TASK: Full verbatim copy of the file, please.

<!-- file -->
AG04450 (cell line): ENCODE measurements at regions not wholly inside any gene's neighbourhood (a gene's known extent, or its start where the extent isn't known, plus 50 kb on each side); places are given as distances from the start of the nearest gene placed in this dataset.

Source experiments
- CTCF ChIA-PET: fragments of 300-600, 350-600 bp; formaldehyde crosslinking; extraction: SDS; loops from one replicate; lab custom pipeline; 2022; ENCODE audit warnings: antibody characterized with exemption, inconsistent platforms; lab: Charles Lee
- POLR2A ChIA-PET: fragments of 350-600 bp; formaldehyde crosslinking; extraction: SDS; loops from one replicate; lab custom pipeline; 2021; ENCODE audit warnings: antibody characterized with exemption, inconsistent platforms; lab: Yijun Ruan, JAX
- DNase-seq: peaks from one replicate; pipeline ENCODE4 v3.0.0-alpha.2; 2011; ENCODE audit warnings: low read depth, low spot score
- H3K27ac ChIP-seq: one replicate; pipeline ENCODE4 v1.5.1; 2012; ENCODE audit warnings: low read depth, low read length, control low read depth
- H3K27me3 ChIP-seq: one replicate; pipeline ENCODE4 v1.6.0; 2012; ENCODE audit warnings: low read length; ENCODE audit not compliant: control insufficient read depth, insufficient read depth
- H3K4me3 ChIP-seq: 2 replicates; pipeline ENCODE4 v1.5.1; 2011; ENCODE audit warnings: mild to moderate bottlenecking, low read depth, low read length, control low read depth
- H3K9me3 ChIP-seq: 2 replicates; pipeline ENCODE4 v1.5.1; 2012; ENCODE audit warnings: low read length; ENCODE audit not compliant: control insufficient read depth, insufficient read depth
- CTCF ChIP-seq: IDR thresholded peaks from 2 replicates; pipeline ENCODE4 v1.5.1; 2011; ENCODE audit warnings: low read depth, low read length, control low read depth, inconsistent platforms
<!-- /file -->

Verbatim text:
AG04450 (cell line): ENCODE measurements at regions not wholly inside any gene's neighbourhood (a gene's known extent, or its start where the extent isn't known, plus 50 kb on each side); places are given as distances from the start of the nearest gene placed in this dataset.

Source experiments
- CTCF ChIA-PET: fragments of 300-600, 350-600 bp; formaldehyde crosslinking; extraction: SDS; loops from one replicate; lab custom pipeline; 2022; ENCODE audit warnings: antibody characterized with exemption, inconsistent platforms; lab: Charles Lee
- POLR2A ChIA-PET: fragments of 350-600 bp; formaldehyde crosslinking; extraction: SDS; loops from one replicate; lab custom pipeline; 2021; ENCODE audit warnings: antibody characterized with exemption, inconsistent platforms; lab: Yijun Ruan, JAX
- DNase-seq: peaks from one replicate; pipeline ENCODE4 v3.0.0-alpha.2; 2011; ENCODE audit warnings: low read depth, low spot score
- H3K27ac ChIP-seq: one replicate; pipeline ENCODE4 v1.5.1; 2012; ENCODE audit warnings: low read depth, low read length, control low read depth
- H3K27me3 ChIP-seq: one replicate; pipeline ENCODE4 v1.6.0; 2012; ENCODE audit warnings: low read length; ENCODE audit not compliant: control insufficient read depth, insufficient read depth
- H3K4me3 ChIP-seq: 2 replicates; pipeline ENCODE4 v1.5.1; 2011; ENCODE audit warnings: mild to moderate bottlenecking, low read depth, low read length, control low read depth
- H3K9me3 ChIP-seq: 2 replicates; pipeline ENCODE4 v1.5.1; 2012; ENCODE audit warnings: low read length; ENCODE audit not compliant: control insufficient read depth, insufficient read depth
- CTCF ChIP-seq: IDR thresholded peaks from 2 replicates; pipeline ENCODE4 v1.5.1; 2011; ENCODE audit warnings: low read depth, low read length, control low read depth, inconsistent platforms